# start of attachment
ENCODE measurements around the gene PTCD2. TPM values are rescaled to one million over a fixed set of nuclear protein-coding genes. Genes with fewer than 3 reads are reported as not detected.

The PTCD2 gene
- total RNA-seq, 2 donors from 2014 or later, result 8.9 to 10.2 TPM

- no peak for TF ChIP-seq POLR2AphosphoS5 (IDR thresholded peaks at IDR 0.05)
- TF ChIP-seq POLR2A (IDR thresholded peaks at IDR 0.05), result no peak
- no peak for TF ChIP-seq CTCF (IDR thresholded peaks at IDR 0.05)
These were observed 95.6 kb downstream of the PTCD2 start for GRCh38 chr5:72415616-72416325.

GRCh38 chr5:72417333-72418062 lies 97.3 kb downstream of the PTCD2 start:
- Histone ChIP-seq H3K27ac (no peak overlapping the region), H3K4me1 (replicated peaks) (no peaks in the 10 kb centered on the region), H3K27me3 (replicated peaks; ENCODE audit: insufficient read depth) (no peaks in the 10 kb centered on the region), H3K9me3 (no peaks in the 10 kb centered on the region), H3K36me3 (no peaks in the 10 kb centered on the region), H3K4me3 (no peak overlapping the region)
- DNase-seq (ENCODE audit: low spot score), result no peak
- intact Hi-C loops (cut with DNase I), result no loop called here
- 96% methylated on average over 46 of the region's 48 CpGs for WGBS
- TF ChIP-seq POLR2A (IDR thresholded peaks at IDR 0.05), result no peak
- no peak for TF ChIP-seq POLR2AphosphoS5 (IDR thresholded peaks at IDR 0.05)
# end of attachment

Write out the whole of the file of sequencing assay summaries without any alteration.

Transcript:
ENCODE measurements around the gene PTCD2. TPM values are rescaled to one million over a fixed set of nuclear protein-coding genes. Genes with fewer than 3 reads are reported as not detected.

The PTCD2 gene
- total RNA-seq, 2 donors from 2014 or later, result 8.9 to 10.2 TPM

- no peak for TF ChIP-seq POLR2AphosphoS5 (IDR thresholded peaks at IDR 0.05)
- TF ChIP-seq POLR2A (IDR thresholded peaks at IDR 0.05), result no peak
- no peak for TF ChIP-seq CTCF (IDR thresholded peaks at IDR 0.05)
These were observed 95.6 kb downstream of the PTCD2 start for GRCh38 chr5:72415616-72416325.

GRCh38 chr5:72417333-72418062 lies 97.3 kb downstream of the PTCD2 start:
- Histone ChIP-seq H3K27ac (no peak overlapping the region), H3K4me1 (replicated peaks) (no peaks in the 10 kb centered on the region), H3K27me3 (replicated peaks; ENCODE audit: insufficient read depth) (no peaks in the 10 kb centered on the region), H3K9me3 (no peaks in the 10 kb centered on the region), H3K36me3 (no peaks in the 10 kb centered on the region), H3K4me3 (no peak overlapping the region)
- DNase-seq (ENCODE audit: low spot score), result no peak
- intact Hi-C loops (cut with DNase I), result no loop called here
- 96% methylated on average over 46 of the region's 48 CpGs for WGBS
- TF ChIP-seq POLR2A (IDR thresholded peaks at IDR 0.05), result no peak
- no peak for TF ChIP-seq POLR2AphosphoS5 (IDR thresholded peaks at IDR 0.05)